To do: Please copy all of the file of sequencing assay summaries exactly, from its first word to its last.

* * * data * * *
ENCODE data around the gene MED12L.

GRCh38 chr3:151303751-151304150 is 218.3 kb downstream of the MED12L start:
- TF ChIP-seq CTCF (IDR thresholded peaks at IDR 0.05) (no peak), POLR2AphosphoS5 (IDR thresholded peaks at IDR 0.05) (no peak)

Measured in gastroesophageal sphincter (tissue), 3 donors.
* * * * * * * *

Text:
ENCODE data around the gene MED12L.

GRCh38 chr3:151303751-151304150 is 218.3 kb downstream of the MED12L start:
- TF ChIP-seq CTCF (IDR thresholded peaks at IDR 0.05) (no peak), POLR2AphosphoS5 (IDR thresholded peaks at IDR 0.05) (no peak)

Measured in gastroesophageal sphincter (tissue), 3 donors.